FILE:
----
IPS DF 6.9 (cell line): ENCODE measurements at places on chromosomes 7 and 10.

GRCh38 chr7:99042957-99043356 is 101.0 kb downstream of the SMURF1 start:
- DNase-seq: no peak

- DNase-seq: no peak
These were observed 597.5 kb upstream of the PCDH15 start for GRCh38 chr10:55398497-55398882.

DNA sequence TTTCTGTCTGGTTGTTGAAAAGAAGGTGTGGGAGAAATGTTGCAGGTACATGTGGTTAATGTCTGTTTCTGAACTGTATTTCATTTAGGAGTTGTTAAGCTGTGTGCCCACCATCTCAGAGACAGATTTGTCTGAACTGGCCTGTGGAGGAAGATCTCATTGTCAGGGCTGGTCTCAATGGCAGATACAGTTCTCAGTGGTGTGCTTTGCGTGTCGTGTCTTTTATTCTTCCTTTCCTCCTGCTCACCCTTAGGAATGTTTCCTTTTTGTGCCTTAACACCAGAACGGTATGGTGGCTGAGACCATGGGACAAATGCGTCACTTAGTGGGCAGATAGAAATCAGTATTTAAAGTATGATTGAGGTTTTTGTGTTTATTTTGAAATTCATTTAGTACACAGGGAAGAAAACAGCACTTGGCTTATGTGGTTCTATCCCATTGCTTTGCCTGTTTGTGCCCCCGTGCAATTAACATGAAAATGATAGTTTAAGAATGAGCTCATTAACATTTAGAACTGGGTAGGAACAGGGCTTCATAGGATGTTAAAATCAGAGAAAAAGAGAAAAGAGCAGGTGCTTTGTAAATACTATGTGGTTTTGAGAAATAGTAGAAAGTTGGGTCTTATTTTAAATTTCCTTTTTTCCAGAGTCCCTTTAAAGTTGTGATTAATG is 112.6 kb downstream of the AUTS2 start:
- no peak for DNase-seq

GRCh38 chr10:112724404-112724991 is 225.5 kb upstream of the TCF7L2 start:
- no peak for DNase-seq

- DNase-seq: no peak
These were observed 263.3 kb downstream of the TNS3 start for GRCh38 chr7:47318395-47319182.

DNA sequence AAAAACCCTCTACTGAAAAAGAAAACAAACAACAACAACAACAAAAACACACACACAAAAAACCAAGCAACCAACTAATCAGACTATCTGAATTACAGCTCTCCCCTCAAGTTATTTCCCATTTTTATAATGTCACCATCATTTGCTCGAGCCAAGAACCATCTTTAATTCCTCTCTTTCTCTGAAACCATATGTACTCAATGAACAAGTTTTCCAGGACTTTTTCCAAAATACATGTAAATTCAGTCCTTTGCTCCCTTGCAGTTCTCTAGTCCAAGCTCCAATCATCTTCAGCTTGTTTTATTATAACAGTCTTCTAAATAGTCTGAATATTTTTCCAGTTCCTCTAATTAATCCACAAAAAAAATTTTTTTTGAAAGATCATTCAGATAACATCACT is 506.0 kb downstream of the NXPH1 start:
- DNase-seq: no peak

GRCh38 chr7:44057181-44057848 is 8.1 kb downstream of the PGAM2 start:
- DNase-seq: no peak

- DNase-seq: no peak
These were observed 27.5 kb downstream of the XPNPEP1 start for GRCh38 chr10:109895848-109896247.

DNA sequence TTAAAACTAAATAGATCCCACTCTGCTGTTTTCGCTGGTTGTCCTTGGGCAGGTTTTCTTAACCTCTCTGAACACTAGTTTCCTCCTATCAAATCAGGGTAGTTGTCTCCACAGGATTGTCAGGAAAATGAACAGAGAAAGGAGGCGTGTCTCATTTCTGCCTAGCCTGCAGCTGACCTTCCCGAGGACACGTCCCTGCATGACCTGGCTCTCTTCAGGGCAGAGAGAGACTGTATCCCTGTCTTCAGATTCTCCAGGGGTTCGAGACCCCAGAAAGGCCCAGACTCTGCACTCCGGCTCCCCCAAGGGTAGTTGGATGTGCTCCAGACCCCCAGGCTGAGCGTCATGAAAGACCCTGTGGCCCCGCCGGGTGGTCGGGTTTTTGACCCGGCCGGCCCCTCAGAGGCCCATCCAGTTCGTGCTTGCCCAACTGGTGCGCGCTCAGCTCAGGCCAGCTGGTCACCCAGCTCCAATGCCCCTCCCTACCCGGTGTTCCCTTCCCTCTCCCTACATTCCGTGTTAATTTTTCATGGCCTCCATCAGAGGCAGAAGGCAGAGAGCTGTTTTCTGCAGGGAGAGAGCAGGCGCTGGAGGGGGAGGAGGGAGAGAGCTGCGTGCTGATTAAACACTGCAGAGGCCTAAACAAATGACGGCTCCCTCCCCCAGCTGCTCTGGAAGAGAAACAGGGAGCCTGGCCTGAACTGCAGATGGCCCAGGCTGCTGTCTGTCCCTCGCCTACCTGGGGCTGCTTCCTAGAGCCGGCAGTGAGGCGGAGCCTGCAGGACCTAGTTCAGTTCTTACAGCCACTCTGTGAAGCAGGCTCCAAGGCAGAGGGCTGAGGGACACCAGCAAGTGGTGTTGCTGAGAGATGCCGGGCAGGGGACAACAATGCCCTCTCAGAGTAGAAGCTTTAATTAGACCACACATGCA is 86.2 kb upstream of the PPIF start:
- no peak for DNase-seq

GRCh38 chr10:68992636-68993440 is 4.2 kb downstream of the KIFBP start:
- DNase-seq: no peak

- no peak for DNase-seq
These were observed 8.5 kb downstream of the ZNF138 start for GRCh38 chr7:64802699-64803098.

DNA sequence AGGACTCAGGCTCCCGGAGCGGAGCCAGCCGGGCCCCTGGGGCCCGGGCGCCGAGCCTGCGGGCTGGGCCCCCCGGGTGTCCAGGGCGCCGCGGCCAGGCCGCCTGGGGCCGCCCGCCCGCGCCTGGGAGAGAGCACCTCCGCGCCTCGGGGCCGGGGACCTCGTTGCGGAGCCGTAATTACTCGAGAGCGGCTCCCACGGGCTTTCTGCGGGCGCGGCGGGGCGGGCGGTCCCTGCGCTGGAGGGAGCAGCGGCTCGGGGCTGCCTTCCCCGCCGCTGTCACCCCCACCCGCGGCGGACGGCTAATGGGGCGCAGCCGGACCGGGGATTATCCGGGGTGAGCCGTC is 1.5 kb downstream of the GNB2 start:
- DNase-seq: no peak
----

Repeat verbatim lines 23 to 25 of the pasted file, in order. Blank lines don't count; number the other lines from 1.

These were observed 8.5 kb downstream of the ZNF138 start for GRCh38 chr7:64802699-64803098.

DNA sequence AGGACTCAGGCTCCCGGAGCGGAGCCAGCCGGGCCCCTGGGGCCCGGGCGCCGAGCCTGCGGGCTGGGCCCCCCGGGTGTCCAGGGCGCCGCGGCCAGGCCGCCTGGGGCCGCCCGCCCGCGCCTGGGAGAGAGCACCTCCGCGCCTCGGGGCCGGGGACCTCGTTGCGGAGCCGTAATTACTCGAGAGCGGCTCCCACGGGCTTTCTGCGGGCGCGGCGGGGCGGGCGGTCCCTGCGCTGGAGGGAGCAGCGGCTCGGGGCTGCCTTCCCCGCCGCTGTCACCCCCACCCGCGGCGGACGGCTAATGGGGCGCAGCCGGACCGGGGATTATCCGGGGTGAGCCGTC is 1.5 kb downstream of the GNB2 start:
- DNase-seq: no peak